Geraint Thomas is keen to keep his options open after confirming to Cyclingnews that the contract extension he signed with Team Sky last month was for one year – rather than two, as was initially announced.
When the Welshman penned the deal, it was widely reported that he would be staying with the British team through to the end of 2018. Though Team Sky did not announce the length of the new deal, a post on his own Facebook page said as much, with confirmation later coming from the team itself.
However, despite an option for an add-on at a later date, he has inked a one-year deal.
"I've basically extended it for a year. There were a lot of people saying I signed for two but it's just the year," Thomas told Cyclingnews ahead of the Tour de Suisse, where he'll lead the team.
"There's an option for two but it's not set in stone. I'm definitely there for one year, and then there's the possibility of adding an extra one on top."
Looking ahead to the transfer window later this summer, Thomas' was one of the standout names on the list of riders out of contract at the end of 2016. His horizons had broadened after a revelatory performance at the Tour de France last year, where his trajectory as a stage racer and Grand Tour rider was set in stone - something he has consolidated this year with victory at Paris-Nice and the Volta ao Algarve.
Leadership opportunities in the Grand Tours, however, are not necessarily easy to come by at Team Sky – not least at the Tour when Froome has signed until 2018 – and the question was asked whether the 30-year-old would look for a move away.
Though he didn't seriously consider a transfer for next year, Thomas recognised that extending with Team Sky for just one year keeps his options open, allowing him to move to a new team from 2018 if it would give him the best chance of realising his potential.
"I might feel a bit differently come next year – I might want more of a leadership role all year," he said.
"Basically If I felt I wanted to go and try to win or get a podium in the Tour, and I wasn't able to do that in this team because of Froomey or whatever, it just gives me that chance to go to another team and try and do that.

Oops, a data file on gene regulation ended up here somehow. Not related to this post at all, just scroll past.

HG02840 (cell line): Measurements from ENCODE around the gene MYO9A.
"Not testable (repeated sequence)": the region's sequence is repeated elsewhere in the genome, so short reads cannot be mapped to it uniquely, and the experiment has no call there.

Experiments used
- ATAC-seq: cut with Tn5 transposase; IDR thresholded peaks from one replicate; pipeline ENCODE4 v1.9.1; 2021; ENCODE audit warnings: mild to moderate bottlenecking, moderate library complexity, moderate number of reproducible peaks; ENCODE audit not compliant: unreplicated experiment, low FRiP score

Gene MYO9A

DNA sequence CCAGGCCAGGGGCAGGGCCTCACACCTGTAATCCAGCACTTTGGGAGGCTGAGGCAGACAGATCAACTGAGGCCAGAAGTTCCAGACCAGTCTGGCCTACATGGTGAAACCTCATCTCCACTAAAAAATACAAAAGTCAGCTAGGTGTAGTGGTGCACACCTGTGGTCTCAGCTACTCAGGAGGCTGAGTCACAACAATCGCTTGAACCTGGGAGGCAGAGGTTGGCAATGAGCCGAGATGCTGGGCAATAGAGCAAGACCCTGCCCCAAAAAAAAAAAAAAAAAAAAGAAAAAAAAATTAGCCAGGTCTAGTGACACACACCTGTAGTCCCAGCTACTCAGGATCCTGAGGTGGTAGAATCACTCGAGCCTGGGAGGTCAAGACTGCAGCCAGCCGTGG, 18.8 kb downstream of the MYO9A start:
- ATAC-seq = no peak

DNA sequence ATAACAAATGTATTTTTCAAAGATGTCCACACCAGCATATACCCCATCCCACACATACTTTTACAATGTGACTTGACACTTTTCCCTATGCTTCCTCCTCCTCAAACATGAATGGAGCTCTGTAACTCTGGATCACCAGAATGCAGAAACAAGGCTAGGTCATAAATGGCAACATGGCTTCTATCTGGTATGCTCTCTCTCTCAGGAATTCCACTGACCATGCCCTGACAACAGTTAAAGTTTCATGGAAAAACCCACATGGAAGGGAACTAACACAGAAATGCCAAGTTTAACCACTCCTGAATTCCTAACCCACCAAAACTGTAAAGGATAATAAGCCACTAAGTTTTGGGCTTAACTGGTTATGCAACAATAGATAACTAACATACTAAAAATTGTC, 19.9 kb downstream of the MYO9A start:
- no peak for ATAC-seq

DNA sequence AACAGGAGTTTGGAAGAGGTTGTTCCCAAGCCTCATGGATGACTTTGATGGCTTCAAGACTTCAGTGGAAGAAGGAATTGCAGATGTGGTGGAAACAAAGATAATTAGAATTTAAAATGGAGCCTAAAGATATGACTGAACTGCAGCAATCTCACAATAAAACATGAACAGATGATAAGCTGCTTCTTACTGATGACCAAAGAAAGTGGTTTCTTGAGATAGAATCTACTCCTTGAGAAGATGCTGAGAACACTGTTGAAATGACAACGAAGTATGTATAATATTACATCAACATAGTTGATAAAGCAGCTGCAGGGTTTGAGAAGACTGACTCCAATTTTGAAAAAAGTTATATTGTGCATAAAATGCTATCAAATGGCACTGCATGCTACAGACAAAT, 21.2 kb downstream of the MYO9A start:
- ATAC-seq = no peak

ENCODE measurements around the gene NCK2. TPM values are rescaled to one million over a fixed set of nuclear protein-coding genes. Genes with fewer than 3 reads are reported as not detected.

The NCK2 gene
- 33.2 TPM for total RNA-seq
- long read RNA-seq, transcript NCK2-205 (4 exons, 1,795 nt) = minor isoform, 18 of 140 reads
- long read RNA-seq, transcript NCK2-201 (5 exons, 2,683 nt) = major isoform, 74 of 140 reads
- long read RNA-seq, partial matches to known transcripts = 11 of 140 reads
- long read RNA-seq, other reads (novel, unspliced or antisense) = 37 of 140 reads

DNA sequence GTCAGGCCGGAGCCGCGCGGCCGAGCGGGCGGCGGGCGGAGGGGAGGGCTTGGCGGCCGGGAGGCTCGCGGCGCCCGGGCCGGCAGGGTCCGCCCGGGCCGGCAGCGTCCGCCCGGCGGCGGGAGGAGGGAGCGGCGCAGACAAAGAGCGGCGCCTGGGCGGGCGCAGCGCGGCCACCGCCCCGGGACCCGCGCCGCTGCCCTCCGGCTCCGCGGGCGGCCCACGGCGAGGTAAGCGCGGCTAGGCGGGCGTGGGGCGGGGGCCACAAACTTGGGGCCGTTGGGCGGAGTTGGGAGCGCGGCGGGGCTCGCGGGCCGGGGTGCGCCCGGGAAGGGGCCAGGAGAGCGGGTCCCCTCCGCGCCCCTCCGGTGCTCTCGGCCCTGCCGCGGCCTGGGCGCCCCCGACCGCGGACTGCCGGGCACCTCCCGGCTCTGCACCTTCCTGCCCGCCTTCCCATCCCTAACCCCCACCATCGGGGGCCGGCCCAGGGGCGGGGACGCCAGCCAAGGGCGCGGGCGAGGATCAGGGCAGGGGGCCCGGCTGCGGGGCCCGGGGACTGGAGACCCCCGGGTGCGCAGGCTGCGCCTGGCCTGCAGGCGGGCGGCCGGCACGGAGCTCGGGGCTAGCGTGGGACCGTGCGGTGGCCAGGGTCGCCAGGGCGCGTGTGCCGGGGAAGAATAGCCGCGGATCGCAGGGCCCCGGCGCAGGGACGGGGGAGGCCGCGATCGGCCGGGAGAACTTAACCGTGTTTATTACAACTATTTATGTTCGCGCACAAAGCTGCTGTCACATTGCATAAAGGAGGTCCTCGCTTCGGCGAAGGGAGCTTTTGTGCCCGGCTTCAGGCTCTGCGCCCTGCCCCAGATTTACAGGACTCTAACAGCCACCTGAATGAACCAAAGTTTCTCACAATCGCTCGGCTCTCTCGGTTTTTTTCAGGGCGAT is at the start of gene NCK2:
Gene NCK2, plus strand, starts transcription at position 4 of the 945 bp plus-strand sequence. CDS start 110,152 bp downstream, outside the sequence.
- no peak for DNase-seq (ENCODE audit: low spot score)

"I'm not saying I'm going to go and podium at the Tour but, as an athlete, you always want do the best you can. If I got to the point where I was like 'I want to go to the Tour and try to get the best result for myself' – whether that's a top 10 or a top 5 or a podium – it's just keeping that option if that's how I felt."
While that picture will become clearer over the next 12 months, Thomas was in little doubt that Team Sky is the best place for him in the immediate future.
"I just felt that it [Sky] was definitely – for this year and next – the right place for me to continue to learn and grow as a rider," he said.
"I've only just started, you know trying to win stage races and things, and I just thought it was working and going really well, so why change it?"
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Deputy Editor - Europe. Patrick is an NCTJ-trained journalist who has seven years’ experience covering professional cycling. He has a modern languages degree from Durham University and has been able to put it to some use in what is a multi-lingual sport, with a particular focus on French and Spanish-speaking riders. After joining Cyclingnews as a staff writer on the back of work experience, Patrick became Features Editor in 2018 and oversaw significant growth in the site’s long-form and in-depth output. Since 2021 he has been Deputy Editor - Europe, taking more responsibility for the site’s content as a whole, while still writing and - despite a pandemic-induced hiatus - travelling to races around the world. Away from cycling, Patrick spends most of his time playing or watching other forms of sport - football, tennis, trail running, darts, to name a few, but he draws the line at rugby.
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